Here — I’ll use some convolutes to explain convolutes. That’ll make everything clear, right?


[T]his is precisely Benjamin’s own practice: to dip in and take a quotation out of context and mount it into a dialectical image and see what sparks fly.

– Michael Jennings, in One Way Street: Fragments for Walter Benjamin (my transcription)


Method of this project: literary montage. I needn’t say anything. Merely show. I shall purloin no valuables, appropriate no ingenious formulations. But the rags, the refuse – these I will not inventory but allow, in the only way possible, to come into their own: by making use of them.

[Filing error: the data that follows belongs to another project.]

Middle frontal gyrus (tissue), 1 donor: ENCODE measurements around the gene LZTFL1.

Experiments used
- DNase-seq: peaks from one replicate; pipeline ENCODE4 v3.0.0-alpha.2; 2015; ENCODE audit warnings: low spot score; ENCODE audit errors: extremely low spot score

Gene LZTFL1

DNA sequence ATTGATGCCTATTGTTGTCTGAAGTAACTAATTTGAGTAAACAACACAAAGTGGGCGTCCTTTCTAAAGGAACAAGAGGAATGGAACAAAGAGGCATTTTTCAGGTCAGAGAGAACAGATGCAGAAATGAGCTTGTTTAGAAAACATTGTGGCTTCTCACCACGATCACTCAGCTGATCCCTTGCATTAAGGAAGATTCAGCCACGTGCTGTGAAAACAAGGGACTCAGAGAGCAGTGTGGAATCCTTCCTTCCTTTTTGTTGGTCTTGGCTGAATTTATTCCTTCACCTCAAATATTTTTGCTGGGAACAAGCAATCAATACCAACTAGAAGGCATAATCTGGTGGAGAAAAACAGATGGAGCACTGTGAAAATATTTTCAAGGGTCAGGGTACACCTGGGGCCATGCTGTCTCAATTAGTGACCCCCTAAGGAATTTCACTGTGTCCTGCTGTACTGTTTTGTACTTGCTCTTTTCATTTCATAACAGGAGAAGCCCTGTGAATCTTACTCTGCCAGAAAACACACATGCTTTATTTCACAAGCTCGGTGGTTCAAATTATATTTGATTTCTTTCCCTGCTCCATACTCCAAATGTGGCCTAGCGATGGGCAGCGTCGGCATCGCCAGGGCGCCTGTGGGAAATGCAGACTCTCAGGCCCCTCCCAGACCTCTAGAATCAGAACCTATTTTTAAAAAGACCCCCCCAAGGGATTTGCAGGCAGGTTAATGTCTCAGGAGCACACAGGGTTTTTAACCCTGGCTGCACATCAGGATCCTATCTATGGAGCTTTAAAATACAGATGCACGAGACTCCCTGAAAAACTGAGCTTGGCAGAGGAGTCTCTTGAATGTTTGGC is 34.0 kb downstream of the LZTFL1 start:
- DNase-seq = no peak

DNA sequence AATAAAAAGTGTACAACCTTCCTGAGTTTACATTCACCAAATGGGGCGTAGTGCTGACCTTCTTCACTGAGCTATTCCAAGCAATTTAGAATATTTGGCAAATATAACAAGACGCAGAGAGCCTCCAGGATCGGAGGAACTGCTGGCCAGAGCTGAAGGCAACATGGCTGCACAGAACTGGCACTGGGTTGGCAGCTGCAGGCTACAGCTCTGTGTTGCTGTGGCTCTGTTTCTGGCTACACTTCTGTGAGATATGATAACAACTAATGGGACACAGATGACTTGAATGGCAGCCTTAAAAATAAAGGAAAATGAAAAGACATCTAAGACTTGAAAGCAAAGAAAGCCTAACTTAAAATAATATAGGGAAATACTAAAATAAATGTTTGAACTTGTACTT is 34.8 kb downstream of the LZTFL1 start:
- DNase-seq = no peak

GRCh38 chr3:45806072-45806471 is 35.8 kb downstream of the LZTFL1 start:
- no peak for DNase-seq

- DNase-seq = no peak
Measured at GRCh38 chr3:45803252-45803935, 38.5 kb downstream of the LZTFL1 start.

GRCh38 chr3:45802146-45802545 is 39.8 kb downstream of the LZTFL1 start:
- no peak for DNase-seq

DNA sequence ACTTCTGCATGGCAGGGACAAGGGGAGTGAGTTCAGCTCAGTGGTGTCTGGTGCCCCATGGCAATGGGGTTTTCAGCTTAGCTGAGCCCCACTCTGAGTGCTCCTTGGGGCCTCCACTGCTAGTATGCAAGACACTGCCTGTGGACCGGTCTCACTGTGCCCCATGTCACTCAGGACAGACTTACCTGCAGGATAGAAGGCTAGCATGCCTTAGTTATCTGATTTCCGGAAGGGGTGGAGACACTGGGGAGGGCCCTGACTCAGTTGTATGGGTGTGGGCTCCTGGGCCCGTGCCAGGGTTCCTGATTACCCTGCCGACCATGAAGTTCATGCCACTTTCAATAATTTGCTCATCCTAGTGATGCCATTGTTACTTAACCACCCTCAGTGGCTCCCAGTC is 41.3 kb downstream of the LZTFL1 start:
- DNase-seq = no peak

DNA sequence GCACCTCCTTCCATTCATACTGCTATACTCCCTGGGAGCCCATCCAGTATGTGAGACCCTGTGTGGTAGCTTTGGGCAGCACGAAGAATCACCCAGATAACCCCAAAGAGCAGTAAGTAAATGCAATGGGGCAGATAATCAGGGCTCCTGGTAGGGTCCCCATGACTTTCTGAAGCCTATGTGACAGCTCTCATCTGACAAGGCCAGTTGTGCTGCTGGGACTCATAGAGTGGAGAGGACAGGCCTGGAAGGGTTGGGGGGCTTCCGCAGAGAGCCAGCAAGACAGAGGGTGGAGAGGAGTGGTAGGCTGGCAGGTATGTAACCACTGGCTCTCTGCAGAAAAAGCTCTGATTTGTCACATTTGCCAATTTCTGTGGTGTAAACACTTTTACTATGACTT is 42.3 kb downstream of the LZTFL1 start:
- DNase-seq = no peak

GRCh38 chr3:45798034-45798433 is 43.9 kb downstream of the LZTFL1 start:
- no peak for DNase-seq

— Walter Benjamin, [N1a,8] Convolute N in The Arcades Project


convolute, adj. and n. Def. A. adj. Rolled up together.

from Latin convolūt-us, past participle of convolvĕre : to roll together, roll up, roll round, < con- together + volvĕre to roll

OED Online, second ed.